For the first time since I started this journal, someone left a comment with a differing point of view. I welcome differing viewpoints and was excited to see my first one. So, in keeping with my journal's purpose, I am re-posting their comment and a response. First I would like to thank the commenter who is THATBOYAINTRIGHT for stopping by and posting. Here's his post from my previous entry, The War on Christmas Is Not Over:
"You don't know the whole story. The nativity was purchased with taxpayer money and decorated the area around the Mayor's church. That is simply wrong."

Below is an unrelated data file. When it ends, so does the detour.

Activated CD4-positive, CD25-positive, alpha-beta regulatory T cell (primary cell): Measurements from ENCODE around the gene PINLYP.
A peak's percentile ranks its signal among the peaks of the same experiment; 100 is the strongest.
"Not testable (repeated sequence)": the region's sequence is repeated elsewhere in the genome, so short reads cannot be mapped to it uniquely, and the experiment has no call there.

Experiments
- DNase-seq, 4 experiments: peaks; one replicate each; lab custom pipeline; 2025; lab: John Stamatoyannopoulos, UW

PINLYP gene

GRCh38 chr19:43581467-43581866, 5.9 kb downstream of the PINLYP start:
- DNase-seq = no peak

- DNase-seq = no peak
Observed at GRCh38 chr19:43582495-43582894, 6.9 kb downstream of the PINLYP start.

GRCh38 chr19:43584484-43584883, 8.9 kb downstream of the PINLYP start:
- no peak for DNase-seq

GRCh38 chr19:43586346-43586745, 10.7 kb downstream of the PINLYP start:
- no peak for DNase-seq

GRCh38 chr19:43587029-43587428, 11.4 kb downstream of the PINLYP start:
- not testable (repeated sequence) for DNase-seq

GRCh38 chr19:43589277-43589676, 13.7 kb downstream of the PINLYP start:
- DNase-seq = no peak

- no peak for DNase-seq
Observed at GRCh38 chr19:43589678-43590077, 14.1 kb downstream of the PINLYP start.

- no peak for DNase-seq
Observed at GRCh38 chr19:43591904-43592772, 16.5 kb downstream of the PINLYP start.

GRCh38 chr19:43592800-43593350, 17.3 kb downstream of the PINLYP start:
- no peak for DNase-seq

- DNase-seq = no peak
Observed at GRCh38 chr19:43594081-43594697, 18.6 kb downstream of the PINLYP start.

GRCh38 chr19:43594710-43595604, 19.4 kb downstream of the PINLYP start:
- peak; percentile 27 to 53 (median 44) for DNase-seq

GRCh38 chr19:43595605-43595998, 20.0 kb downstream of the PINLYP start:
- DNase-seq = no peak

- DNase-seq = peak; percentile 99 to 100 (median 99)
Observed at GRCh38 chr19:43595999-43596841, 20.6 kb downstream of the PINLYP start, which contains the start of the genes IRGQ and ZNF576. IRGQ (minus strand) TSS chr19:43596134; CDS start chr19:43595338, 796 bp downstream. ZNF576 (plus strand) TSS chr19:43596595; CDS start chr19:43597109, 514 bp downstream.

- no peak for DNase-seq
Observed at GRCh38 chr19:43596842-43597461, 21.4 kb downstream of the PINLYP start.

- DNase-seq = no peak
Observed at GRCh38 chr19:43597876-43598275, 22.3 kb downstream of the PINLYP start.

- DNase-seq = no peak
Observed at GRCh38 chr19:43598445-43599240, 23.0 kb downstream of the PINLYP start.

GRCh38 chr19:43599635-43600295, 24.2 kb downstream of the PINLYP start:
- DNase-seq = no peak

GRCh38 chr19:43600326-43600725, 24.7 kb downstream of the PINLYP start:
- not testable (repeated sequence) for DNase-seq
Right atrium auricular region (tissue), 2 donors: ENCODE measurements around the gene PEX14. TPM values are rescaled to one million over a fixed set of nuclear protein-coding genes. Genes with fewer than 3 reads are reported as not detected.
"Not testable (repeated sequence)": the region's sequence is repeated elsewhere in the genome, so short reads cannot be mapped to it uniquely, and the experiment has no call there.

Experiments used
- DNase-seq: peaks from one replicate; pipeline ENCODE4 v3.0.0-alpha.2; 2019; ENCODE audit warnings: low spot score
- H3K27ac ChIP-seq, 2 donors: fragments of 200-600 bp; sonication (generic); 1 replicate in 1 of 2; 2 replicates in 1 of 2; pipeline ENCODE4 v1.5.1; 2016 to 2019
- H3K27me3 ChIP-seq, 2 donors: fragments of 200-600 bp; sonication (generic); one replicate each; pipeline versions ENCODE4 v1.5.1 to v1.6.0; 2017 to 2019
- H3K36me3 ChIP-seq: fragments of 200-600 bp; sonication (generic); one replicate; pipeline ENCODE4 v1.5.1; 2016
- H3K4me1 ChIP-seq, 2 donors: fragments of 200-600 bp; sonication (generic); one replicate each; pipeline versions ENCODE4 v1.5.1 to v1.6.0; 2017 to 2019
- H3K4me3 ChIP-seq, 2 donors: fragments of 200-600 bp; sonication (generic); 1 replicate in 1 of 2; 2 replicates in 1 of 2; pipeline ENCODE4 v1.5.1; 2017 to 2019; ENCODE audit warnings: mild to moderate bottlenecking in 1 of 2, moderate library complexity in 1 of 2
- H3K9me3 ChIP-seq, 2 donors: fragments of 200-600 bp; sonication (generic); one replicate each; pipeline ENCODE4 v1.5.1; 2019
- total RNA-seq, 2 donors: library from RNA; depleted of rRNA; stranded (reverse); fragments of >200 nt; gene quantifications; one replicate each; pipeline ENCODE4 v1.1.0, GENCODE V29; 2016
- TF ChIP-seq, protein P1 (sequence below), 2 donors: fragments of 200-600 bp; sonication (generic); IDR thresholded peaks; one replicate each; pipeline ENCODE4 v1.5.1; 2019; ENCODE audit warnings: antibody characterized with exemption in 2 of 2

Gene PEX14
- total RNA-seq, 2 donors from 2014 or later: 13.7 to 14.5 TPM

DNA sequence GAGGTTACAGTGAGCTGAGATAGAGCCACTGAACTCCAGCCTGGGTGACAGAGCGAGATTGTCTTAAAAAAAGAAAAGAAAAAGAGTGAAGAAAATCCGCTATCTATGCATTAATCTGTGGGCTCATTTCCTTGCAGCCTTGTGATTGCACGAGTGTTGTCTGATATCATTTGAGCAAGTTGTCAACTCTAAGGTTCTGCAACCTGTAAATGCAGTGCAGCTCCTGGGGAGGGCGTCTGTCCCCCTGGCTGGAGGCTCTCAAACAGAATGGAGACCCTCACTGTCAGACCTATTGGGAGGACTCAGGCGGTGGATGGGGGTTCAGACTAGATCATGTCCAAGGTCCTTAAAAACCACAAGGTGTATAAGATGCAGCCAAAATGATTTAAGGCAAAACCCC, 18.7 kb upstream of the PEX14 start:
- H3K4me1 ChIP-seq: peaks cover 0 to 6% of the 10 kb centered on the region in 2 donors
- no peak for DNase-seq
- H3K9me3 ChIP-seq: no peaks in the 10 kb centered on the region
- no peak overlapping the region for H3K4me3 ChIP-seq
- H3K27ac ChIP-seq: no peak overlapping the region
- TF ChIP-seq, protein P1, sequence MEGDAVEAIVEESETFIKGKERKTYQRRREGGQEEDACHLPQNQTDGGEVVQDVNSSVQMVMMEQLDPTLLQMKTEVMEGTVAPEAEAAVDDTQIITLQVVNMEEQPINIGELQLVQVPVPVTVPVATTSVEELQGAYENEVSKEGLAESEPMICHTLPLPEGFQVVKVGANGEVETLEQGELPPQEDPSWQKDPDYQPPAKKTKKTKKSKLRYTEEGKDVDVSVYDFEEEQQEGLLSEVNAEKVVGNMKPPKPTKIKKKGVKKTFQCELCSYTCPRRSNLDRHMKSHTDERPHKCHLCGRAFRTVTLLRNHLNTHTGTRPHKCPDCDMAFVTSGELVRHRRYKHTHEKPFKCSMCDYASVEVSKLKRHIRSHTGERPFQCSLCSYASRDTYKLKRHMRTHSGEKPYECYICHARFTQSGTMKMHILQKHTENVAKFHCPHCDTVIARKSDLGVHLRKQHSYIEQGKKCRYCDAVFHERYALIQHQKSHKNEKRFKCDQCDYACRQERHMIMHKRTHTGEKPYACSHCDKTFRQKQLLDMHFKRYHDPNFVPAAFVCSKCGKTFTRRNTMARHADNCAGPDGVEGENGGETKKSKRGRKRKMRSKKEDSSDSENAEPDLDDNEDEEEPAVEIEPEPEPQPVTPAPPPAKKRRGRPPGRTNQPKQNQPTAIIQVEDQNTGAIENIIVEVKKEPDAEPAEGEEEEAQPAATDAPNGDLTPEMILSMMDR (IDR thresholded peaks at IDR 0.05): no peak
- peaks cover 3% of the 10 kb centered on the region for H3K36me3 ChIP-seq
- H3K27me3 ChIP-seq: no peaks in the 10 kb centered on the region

I researched this a little further and found out a couple of things. First, the nativity was purchased by the city of Dallas, Georgia, but is located on public land according to the ALLIANCE DEFENSE FUND in a letter that was sent to the AMERICANS UNITED FOR THE SEPARATION OF CHURCH AND STATE (AU) in response to their lawsuit threat to the city. You can view the letter from AU by clicking HERE. The letter from ADF in response to it can be viewed by clicking on this LINK. According to the Alliance Defense Fund, the display met the U. S. Supreme Court's requirements for "public acknowledgement of the Christmas season." The Nativity was not the only Christmas display along one of Dallas, Georgia's main corridors. There were snowflakes, reindeer, Christmas trees, and other non-religious symbols of Christmas. It would be physically impossible to see just the Nativity scene without seeing the other decorations. Therefore, it was not an endorsement of any particular religion (Lynch vs. Donnelly, 465 U.S. 668 673 ). There are two other cases that sum this up very well: ACLU of Kentucky vs. Mercer County, 432 F.3d at 638: "The First Amendment does not demand a wall of separation between church and state." In Everson vs. Board of Education, 330 U.S. 1, 18 (1947), the Court held that the Establishment Clause of the First Amendment requiresthe state to be neutral in its relations between believers and non-believers. It does not require the state to oppose religion or religious expression. The letter from the Alliance Defense Fund to the City of Dallas explains it in much greater detail. Please click the referenced link above and take the time to read it. It's important to have this information as it is not publicized by the mainstream media for obvious reasons. I still maintain that this was another attempt to promote an agenda. That agenda is to remove all Christian symbols from the public eye. I think attempts such as this are just a first step towards outlawing such displays on private property. Don't think so? If such legal actions are allowed and removal of such displays is forced upon the public against the will of the people, the next stop is your yard. The liberal left does things in increments, never all at once. It seems it's OK to deny Christians First Amendment protection just as long as we are careful not to offend non-Christians. It amazes me that in less than one lifetime, our society has gone down the slippery slope of moral decay to the point where we even have such a conversation, the beliefs of the majority of Americans have ended up in the courts, and we're having to fight to even maintain minimal rights to express those beliefs freely. By the way, if you happen to question whether or not keeping the Nativity display in Dallas is the will of the majority, as of today there are 6,409 signatures on the petition on TAKING IT GLOBAL in favor of leaving the display. You can still sign the petition if you wish, just click HERE.